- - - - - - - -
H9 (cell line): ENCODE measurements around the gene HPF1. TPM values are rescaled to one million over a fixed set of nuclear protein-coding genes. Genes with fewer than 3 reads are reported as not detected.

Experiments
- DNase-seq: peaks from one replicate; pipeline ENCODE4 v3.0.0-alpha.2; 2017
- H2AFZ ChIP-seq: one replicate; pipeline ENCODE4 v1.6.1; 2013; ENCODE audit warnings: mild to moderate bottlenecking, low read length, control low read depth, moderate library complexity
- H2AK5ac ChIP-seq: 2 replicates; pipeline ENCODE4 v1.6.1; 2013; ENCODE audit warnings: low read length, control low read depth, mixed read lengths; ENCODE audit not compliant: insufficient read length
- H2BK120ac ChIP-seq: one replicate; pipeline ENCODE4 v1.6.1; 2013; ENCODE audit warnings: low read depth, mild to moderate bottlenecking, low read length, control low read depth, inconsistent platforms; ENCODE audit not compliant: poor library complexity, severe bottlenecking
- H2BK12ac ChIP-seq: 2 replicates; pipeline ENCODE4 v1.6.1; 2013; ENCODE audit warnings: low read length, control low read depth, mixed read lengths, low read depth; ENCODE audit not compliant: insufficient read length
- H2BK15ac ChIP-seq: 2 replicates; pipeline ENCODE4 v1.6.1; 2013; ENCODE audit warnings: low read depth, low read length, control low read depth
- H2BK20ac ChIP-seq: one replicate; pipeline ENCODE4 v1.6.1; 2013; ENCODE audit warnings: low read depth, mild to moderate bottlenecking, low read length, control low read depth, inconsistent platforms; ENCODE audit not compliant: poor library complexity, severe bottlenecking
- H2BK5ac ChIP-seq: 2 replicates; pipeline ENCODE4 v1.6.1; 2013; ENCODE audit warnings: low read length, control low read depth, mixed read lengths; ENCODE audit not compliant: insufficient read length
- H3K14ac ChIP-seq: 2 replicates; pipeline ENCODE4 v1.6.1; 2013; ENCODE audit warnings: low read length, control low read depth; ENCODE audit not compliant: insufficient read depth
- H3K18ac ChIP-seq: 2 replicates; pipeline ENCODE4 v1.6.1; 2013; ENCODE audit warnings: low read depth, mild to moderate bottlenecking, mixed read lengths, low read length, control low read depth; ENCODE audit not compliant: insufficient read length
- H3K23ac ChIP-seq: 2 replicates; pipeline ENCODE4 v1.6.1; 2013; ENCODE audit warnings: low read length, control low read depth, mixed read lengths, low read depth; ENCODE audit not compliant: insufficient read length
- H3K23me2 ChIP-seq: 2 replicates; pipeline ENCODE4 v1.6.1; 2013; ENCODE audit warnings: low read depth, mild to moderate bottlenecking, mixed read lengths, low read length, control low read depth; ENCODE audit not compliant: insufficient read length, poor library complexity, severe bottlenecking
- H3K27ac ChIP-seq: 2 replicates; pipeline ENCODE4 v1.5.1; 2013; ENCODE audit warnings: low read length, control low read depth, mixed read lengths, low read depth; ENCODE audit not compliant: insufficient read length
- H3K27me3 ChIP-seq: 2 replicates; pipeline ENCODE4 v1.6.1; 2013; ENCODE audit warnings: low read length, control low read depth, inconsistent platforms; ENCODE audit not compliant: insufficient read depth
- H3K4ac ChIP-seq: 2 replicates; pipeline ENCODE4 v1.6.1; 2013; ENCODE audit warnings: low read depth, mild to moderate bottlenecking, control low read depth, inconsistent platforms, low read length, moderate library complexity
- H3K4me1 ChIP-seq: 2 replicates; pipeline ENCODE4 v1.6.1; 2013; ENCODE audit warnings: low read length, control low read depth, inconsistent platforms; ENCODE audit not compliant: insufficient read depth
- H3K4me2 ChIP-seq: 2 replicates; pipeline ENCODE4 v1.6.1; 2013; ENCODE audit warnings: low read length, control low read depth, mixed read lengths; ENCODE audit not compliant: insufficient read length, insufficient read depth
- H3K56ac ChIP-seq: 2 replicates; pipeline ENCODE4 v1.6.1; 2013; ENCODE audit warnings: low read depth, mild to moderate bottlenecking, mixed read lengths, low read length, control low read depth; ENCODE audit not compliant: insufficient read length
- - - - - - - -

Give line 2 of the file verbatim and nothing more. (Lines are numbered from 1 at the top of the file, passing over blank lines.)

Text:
Experiments